Monkeypox Information for Healthcare Providers
As most cases of monkeypox resolve without treatment and are not severe, referral for testing to local emergency departments/urgent care centers is not usually necessary. Please see the SURV alert from 7/13/2022 for more details on testing options.
Please note: the phone number listed in the SURV alert is for provider use only. You may refer patients to the Maricopa County Department of Public Health (MCDPH) CARES Team at 602-506-6767.
Some cases seen in the 2022 outbreak have an atypical presentation, so have a low threshold for testing when a patient presents with an unexplained rash. Some people experience a rash or sores first, followed by other symptoms; some people only experience a rash or sores.
Most people get well from monkeypox without needing any medicines or other treatment. There is no medicine that the FDA has approved for monkeypox treatment. However, Tecovirimat (TPOXX or ST-246) is an antiviral medication available through an Expanded Access Investigational New Drug (EA-IND) protocol for the treatment of monkeypox infection.
Background on Tecovirimat
Tecovirimat, also referred to as TPOXX, is an antiviral medication approved by the United States Food and Drug Administration (FDA) for the treatment of smallpox, and is now being used to treat monkeypox infection under an Expanded Access Investigational New Drug (IND) protocol from the Centers for Disease Control and Prevention (CDC). It is available for children and adults as an oral capsule and IV formulation. While data are not available on the effectiveness of TPOXX in treating monkeypox infections in people, animal studies have shown it is effective in treating disease and reducing the risk of death from Orthopoxviruses. Clinical trials in people have shown the drug is safe with only minor side effects. One case report describes a shortened duration of illness and viral shedding in a patient who received TPOXX (Adler, 2022).
Your patient may be eligible for TPOXX treatment if:
- Your patient is a confirmed or high suspect monkeypox case AND
- has severe disease (e.g. hospitalized, encephalitis, confluent lesions) OR
- is hospitalized for monkeypox or other co-morbidities OR
- has a compromised immune system (e.g., HIV1, active cancer diagnosis/treatment,
- is over 8 years of age OR
- is pregnant or breastfeeding OR
- has mucous membrane involvement (e.g., eyes, mouth, anus or genitals) OR
- has significant facial lesions at-risk for permanent scarring OR
- has secondary complications (e.g., bacterial infection, diarrhea, dehydration, concurrent
disease, severe pain)
We have staged TPOXX supply at outpatient clinics that see high numbers of high-risk patients for monkeypox. TPOXX supply has also been staged at major healthcare systems across the county for both inpatient and outpatient prescribing. If you are a clinician who cares for high-risk patients and are affiliated with a large healthcare system, inquire internally regarding access to TPOXX prescribing.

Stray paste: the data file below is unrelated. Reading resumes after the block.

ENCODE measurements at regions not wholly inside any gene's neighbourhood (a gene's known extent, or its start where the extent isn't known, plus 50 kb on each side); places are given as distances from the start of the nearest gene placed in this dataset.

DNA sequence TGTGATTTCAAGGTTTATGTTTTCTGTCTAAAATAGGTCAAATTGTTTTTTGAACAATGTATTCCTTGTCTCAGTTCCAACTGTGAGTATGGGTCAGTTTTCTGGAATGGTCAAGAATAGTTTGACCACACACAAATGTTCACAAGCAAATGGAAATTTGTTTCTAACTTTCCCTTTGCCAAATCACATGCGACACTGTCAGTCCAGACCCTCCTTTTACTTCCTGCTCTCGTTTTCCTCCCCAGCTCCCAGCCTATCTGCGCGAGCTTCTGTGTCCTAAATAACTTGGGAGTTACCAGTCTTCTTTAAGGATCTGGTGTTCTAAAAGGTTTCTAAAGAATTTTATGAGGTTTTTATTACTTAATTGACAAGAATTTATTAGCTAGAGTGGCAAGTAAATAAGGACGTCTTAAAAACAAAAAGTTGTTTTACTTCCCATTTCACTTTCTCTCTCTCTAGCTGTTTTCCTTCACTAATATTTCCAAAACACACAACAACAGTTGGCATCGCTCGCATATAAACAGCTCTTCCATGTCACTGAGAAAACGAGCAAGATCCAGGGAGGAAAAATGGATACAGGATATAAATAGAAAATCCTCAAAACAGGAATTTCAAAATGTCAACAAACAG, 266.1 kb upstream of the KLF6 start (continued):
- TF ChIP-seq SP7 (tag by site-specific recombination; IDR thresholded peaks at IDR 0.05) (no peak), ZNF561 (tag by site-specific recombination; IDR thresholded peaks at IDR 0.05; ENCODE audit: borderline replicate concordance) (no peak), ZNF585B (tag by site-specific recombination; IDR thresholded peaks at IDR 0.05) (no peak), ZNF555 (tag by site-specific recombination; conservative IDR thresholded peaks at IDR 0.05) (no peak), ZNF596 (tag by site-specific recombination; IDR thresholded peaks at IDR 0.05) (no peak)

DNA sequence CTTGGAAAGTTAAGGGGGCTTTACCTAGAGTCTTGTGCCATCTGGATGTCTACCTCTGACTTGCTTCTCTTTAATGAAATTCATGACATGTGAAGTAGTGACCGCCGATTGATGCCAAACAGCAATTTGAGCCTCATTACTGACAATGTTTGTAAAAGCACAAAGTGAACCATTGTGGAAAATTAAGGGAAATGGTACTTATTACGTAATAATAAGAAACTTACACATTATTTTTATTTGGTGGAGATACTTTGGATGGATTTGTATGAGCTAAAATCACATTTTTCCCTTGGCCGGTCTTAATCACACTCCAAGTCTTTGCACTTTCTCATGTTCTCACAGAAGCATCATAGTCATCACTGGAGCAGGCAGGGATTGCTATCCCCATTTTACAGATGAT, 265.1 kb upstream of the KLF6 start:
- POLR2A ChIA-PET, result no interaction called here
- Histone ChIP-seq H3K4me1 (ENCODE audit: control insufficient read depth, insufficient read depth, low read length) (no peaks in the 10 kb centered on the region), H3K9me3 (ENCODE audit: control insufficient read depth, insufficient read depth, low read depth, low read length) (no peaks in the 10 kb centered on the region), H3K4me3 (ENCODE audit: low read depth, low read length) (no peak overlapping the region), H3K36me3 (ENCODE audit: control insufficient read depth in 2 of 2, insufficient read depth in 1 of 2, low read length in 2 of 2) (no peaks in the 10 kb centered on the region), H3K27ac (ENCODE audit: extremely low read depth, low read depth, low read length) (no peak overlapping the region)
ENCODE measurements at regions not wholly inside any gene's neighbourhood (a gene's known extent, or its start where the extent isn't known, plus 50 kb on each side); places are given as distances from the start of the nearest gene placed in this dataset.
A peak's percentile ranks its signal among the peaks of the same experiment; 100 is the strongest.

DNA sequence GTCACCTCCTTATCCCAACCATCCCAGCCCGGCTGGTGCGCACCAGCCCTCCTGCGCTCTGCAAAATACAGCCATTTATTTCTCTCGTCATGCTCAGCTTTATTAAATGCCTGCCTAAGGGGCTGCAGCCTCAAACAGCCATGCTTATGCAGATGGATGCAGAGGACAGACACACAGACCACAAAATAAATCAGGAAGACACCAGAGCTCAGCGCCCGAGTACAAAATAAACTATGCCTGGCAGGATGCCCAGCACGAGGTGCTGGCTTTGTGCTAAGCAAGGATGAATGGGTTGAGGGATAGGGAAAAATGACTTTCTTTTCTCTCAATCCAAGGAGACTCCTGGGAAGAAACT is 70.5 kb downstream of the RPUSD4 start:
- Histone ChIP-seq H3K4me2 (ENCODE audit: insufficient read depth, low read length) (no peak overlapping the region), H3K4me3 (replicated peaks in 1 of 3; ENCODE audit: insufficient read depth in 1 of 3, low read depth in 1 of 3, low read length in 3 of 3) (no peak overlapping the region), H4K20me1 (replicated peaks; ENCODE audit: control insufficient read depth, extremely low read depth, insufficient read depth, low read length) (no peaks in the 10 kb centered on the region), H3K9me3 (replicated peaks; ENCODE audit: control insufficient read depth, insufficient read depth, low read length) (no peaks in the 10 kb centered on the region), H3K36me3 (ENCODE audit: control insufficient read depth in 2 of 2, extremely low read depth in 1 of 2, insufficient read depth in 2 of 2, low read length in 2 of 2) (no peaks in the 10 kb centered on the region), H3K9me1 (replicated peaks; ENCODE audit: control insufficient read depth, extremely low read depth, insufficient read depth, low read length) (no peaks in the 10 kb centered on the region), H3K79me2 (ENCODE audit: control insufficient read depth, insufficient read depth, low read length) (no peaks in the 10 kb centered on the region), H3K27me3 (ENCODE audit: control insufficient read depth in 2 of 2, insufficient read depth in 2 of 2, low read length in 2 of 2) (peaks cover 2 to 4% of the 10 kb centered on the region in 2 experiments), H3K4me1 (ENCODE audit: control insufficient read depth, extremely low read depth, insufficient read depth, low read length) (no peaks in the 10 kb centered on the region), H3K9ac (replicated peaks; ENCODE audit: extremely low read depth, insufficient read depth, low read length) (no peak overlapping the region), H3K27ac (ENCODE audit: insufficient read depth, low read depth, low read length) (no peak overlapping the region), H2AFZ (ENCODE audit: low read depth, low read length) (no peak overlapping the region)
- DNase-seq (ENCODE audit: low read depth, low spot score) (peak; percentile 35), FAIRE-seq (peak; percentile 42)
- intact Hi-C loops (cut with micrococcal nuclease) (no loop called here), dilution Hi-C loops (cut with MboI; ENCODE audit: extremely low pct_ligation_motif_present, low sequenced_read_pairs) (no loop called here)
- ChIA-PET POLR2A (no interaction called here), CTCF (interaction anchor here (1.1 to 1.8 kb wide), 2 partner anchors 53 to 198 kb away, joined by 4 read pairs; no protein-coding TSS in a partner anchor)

Expanding TPOXX Consultation Capacity
In partnership with the Banner Poison and Drug Information Center (BPDIC), clinicians without access to staged TPOXX supply can now call BPDIC at 602-747-7111 to obtain TPOXX. BPDIC will review clinical eligibility based on CDC criteria with the prescribing clinician and when appropriate submit an order for dispensing to MCDPH. MCDPH will arrange for the TPOXX course to be delivered to the prescriber.
Streamlined EA-IND Process for Prescribers
The FDA and CDC have streamlined the process for ordering TPOXX. Prescribers must obtain informed consent, complete FDA form 1572 and complete the patient intake form. All required forms can be found on the CDC website. Interval follow-up and the clinical outcome form are no longer required.
Experience with Tecovirimat in Maricopa County
Approximately 20% of people diagnosed with monkeypox in Maricopa County in this outbreak have been treated with TPOXX. Frequent indications include painful oral, anal or penile lesions and bacterial superinfection. It has been prescribed for about 40 patients as of August 29, 2022, many of whom have reported significant improvement after just a few days of starting treatment. There have been delays getting tecovirimat to patients given the lack of providers and facilities willing and able to prescribe this medication.
Monkeypox is a painful, often debilitating illness. Prompt initiation of tecovirimat can lessen suffering and reduce the risk of complications. We urge facilities and providers to take steps to be able to prescribe tecovirimat to ensure timely treatment for their patients.
For more information, including information about supportive care for monkeypox, we suggest that providers visit the NYC Health Department’s Monkeypox Information for Providers webpage.
Onboarded providers with an active ASIIS PIN can now request Jynneos vaccine through MCDPH. Jynneos vaccine supply is limited and being prioritized to certain high-risk individuals. Maricopa County Department of Public Health (MCDPH) cannot guarantee requests will be filled in the amounts and time periods desired.
To request vaccine, please complete this request form.
Communications and Resources
- MCDPH SURV Alert, August 30, 2022 (PDF)
- MCDPH SURV Alert, August 26, 2022 (PDF)
- MCDPH SURV Alert, July 15, 2022 (PDF)
- MCDPH SURV Alert, July 6, 2022 (PDF)
- MCDPH SURV Alert, June 10, 2022 (PDF)
- CDC Information for Healthcare Professionals
- CDC Health Alert Network update, July 30, 2022
- CDC Health Alert Network update, June 14, 2022
- CDC Health Alert Network update, May 20, 2022
- Print resources from CDC